Monk said the Pike River case “needs to be reopened, that’s pretty obvious,” and a re-entry of the mine “will bring a lot of evidence.” He added that the families were still trying to obtain more information held by the police about the mine. “We’re fighting for justice and accountability in New Zealand,” he said.
None of the political parties has committed to reinstating charges or called for reopening the criminal investigation.
Monk said he had heard of recent attempts to cut staff at WorkSafe’s specialist mining inspectorate, which was boosted following the Pike River disaster. He said a WorkSafe employee “came to me personally and asked me to do something about it. The disasters are going to start all over again.”
Monk listed those he held responsible for the disaster in addition to the company: “The Department of Labour [now WorkSafe] cut back the inspectorate in 1992 under the National Party. The Labour Party didn’t do anything [to reverse the cuts]; they were in power for three terms. They have honestly come forward and told us that.”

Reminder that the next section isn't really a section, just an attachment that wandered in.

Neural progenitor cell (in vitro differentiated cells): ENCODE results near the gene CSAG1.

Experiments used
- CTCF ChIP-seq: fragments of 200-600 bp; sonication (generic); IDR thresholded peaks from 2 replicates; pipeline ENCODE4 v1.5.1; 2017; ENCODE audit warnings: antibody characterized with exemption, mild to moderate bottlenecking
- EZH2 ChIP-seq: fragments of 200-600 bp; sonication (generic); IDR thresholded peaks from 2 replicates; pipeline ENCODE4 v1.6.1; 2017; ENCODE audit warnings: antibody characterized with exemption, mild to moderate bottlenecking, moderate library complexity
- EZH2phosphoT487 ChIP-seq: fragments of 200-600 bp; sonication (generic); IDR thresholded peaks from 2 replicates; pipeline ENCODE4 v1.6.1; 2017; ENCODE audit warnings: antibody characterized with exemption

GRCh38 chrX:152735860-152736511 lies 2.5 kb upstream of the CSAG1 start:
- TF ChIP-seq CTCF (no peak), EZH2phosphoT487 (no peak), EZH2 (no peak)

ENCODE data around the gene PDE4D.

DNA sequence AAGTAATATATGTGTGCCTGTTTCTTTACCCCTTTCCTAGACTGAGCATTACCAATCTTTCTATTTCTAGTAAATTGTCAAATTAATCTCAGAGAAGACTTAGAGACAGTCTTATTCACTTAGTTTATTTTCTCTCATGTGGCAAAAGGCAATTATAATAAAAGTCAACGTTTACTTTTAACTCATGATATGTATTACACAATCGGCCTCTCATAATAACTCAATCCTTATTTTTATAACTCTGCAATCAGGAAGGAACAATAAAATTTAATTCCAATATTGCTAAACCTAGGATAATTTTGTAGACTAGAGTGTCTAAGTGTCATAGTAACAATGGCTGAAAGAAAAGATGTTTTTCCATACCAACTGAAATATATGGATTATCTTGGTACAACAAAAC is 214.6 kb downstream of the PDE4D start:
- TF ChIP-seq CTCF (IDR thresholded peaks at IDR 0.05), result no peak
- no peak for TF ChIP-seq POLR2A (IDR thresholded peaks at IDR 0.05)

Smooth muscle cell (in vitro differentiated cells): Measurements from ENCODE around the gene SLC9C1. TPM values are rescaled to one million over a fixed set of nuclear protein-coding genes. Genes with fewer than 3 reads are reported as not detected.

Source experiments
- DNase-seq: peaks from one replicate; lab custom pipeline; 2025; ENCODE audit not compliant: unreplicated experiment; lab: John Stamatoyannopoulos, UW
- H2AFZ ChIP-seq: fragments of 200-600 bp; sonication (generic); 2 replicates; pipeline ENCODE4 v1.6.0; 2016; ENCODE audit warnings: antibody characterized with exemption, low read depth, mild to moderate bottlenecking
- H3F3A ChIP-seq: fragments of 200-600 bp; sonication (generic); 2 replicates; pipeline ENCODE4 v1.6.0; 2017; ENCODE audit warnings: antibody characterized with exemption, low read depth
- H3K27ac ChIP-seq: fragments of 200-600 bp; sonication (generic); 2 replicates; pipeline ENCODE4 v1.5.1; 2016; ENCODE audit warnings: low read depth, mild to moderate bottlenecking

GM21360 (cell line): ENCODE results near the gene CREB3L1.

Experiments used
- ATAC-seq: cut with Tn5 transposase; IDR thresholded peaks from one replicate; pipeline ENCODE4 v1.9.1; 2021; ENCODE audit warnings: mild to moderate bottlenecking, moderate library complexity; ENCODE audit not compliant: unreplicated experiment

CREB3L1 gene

He continued: “Mines Rescue did work at Pike River; they knew that that mine was unsafe. And number four is the unions, because they did not do their job.”
The Engineering, Printing and Manufacturing Union, now called E Tu, represented about half the workforce at Pike River. It worked hand-in-hand with the company. The union knew about safety breaches at the mine, which had prompted one walkout by workers in protest, but it never organised industrial action to ensure the mine was safe.
The union made no public statement about the unsafe conditions. Immediately after the explosion EPMU leader Andrew Little, who later became the Labour Party leader, defended Pike River Coal. He told the media there was “nothing unusual” about the mine and nothing that the union had been concerned about.